Choosing  Legal Counsel

If a problem arises between the couple and the surrogate (or agency), legal guidance will be needed to fix it. Chose a legal team  that has vast experience in surrogacy law. Lawyers draw up contracts and vet any and all agreements. All parties should have at least one meeting where everyone talks about what is expected of them and set up boundaries.

Choose a Medical provider

Surrogates will need to go through a number of medical and psychological screenings. Take time to search for a competent medical professional. Interview the doctor to ensure they have knowledge and experience needed to ensure a successful pregnancy.


How Much Will Surrogacy Cost?

There are many factors associated with the surrogacy process, so it is difficult to come up with an average cost that couples can expect to pay.

Surrogate Fees

The amount a couple pays the surrogate is one such variable. Friends or family members may not charge a couple to carry their children, but a professional surrogate can charge depending on the socioeconomic status.. Additional fees may be charged for carrying twins or triplets, or for cesarean births. Surrogacy affects the carrier and her quality of life directly, so it is understandable that she would want to be compensated adequately for the risks she is undertaking and the lifestyle changes she must make. Its important that all the fine details of payments are made with the surrogate mother and included in the agreement.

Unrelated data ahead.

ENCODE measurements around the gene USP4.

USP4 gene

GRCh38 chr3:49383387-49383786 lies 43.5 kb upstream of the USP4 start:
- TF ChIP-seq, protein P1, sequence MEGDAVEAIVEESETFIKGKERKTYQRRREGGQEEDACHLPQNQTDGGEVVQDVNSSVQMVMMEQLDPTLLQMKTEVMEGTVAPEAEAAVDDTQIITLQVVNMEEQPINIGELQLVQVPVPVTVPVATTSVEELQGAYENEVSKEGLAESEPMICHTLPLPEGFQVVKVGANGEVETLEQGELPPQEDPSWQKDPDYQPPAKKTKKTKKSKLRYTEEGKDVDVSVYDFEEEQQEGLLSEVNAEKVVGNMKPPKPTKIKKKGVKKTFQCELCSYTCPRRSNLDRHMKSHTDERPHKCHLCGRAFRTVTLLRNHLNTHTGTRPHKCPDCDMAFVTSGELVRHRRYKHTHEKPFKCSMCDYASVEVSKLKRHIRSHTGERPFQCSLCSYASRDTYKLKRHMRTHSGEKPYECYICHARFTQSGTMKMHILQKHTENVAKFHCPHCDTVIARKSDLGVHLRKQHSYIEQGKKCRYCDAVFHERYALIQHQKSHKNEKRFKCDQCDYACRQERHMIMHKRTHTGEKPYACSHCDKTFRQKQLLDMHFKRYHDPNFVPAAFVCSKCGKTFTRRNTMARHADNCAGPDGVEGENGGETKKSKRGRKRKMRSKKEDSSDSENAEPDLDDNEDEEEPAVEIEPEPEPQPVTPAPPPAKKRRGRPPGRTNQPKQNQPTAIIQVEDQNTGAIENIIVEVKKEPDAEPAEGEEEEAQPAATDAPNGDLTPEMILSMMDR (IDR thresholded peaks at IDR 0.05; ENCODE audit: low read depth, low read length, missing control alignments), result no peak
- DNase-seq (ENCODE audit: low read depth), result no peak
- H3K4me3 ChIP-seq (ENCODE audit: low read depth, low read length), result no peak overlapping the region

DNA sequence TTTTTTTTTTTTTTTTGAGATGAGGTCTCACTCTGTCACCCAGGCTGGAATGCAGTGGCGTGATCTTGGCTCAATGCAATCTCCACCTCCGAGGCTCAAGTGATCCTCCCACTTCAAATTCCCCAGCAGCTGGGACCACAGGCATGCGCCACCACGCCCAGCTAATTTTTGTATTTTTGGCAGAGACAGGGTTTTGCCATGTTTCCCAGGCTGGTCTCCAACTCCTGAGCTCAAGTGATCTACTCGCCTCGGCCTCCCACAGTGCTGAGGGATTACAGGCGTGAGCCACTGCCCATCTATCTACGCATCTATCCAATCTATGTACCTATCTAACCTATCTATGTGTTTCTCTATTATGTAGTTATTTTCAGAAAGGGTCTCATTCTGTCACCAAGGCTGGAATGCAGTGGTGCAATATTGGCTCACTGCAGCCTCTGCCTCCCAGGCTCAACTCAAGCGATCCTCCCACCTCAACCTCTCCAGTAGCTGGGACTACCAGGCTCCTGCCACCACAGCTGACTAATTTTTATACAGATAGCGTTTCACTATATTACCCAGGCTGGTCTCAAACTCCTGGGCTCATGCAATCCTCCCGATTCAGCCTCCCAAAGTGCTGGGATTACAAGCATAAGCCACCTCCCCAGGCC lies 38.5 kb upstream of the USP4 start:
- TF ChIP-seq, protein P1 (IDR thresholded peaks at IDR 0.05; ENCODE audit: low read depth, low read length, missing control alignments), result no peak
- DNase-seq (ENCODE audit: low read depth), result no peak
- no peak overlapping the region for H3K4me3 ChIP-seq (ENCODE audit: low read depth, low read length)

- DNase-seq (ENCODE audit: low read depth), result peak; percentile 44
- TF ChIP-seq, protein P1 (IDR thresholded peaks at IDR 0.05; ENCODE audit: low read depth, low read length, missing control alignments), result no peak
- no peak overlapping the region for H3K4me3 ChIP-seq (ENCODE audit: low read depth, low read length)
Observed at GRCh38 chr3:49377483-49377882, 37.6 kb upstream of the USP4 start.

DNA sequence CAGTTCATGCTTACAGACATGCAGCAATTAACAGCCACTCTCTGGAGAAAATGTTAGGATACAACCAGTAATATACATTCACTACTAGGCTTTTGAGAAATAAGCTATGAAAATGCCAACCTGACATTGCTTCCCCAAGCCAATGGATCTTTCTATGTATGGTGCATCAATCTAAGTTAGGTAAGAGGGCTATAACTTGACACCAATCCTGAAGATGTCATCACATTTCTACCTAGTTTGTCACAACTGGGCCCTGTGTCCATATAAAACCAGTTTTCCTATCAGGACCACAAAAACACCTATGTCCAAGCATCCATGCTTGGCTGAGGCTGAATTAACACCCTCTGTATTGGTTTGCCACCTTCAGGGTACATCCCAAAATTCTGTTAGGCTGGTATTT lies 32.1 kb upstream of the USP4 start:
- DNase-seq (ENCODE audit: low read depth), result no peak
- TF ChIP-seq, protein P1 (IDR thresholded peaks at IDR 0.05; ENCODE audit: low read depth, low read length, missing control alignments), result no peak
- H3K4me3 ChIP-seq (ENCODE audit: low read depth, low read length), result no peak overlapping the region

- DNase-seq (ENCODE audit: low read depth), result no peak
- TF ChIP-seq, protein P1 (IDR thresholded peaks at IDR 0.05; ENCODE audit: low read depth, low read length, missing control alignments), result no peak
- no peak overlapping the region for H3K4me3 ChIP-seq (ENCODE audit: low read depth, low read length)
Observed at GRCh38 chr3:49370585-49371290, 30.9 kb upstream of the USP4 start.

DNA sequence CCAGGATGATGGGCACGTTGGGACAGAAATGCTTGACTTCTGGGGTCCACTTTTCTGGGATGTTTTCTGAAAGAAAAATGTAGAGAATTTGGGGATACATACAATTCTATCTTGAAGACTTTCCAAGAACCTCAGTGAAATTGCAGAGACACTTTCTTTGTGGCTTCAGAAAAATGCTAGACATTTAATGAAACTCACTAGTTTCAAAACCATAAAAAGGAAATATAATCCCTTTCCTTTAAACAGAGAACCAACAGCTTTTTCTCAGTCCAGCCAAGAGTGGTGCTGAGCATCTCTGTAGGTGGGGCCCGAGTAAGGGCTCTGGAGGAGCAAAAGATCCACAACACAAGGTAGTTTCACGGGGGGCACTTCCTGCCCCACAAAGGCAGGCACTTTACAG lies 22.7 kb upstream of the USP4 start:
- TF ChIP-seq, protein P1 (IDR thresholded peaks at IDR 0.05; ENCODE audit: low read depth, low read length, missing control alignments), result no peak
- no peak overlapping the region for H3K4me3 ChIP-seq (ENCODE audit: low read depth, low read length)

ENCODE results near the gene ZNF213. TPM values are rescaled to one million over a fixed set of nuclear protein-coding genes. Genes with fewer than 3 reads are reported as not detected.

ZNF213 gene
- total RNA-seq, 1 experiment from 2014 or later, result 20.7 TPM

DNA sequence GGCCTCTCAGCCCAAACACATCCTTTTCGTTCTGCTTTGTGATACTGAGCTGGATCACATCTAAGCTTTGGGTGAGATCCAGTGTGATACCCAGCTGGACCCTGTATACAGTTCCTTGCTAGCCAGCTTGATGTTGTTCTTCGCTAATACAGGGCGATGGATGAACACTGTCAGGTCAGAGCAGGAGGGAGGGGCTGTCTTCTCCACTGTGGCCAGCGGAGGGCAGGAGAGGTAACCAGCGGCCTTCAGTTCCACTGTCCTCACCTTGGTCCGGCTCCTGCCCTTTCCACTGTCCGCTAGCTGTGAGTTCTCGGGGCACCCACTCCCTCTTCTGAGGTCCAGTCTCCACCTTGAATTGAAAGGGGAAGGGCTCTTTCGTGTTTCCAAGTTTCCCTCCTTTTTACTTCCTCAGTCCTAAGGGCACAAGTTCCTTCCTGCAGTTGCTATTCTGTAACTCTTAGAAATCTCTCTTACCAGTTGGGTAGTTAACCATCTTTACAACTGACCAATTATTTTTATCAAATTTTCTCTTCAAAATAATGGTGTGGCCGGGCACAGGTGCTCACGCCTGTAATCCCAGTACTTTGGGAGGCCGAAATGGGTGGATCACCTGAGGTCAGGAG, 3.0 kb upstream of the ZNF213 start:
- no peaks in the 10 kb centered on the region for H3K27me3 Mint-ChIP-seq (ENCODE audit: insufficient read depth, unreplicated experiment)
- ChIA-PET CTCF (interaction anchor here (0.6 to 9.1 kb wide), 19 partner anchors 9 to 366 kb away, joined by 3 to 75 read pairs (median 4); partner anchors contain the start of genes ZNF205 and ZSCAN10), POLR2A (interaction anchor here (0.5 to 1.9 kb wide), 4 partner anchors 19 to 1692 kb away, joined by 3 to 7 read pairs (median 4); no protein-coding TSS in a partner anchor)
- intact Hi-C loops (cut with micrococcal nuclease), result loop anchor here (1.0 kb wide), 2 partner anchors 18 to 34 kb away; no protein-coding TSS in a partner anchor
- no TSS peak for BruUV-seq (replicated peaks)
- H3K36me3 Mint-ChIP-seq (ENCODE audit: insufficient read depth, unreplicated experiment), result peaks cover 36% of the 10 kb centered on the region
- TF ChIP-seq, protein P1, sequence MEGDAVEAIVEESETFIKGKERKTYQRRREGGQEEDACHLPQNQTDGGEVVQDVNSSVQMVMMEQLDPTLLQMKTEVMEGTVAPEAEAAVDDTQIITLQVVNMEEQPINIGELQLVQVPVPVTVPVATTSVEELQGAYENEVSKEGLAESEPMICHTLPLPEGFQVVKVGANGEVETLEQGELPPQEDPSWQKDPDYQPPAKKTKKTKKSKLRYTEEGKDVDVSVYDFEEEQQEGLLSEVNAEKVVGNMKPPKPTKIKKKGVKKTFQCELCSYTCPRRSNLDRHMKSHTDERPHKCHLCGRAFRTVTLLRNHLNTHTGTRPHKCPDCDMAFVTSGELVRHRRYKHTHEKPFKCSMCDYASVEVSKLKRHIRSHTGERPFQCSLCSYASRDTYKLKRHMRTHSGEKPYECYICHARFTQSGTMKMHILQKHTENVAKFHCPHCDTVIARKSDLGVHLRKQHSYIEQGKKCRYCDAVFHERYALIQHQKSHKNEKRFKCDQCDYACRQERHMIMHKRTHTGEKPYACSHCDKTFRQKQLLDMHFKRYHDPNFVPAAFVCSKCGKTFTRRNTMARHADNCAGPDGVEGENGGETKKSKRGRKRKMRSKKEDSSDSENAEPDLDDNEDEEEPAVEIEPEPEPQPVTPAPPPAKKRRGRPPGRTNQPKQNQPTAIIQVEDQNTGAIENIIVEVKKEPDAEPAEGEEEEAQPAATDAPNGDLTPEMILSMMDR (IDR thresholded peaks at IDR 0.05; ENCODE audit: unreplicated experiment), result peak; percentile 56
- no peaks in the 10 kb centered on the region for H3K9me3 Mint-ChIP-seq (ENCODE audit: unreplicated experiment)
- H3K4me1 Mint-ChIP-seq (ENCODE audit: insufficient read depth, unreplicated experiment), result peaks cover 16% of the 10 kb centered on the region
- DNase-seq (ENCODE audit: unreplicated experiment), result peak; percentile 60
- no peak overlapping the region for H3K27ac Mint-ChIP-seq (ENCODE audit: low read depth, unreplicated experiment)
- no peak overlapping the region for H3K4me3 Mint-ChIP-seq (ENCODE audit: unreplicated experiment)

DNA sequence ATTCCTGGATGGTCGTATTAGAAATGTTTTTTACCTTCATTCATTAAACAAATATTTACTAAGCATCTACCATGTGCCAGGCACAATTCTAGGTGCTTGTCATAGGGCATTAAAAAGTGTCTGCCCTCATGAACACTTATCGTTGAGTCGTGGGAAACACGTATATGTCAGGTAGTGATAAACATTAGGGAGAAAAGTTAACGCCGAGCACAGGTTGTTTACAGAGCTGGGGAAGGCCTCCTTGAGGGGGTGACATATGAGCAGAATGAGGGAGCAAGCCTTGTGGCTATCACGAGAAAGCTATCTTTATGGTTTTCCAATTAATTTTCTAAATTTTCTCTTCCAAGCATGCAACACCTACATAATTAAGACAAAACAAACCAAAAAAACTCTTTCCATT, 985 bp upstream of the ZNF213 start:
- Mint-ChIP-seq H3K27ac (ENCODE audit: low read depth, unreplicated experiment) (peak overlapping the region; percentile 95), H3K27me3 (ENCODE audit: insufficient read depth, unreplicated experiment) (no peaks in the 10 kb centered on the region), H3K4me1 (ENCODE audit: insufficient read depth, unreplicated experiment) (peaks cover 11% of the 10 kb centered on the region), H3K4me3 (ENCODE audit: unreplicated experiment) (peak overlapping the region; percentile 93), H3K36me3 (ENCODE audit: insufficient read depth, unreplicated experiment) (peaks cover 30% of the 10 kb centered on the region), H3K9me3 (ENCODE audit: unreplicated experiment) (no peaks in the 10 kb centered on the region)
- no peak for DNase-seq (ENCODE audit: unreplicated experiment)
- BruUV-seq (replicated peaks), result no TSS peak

Surrogacy Expenses

There are certain expenses that couples may be required to pay in addition to the surrogacy fee. These include:

  • Life insurance for the carrier’s family
  • Clothing
  • Lost wages
  • Travel
  • Health insurance
  • optional( nutritional supplementation)

Medical Expenses

Couples will also be responsible for paying all pregnancy related medical expenses. It is important to note that surrogacy may not be covered by health insurance plans. It is best to consult with your insurance provider for their policies regarding this type of assisted reproduction.

Surrogacy medical costs may include:

  • Medications for fertility
  • Acquiring and preparing sperm
  • Treatments for improving sperm count and/or quality
  • In-vitro Fertilization
  • Transfer of frozen embryos
  • Hatching
  • Cost of antenatal visits and investigations.
  • Cost of delivery.

Surrogacy Agency Fees

There are agencies that specialize in matching couples with surrogates, but they often charge a hefty fee.  However, most won’t send a bill until after the first trimester of the pregnancy. U may avoid these fees if u directly contact the physician or search youarself a surrogate mother.

Legal Fees

Surrogacy is not without its legal challenges.  It is always a good idea to obtain legal assistance for these matters, particularly if the surrogate will be using her eggs (thus having a genetic connection to the child) for the procedure.

Paying for Surrogacy

There are a variety of ways couples pay surrogacy expenses. Some pay for everything upfront and then wait for delivery of their child. Others pay as the bills come due, and still others pay when the baby is born. It is critical to hammer out payment details at the outset to avoid legal complications. Additionally, money should be placed in escrow which will provide protection against fraud and other issues.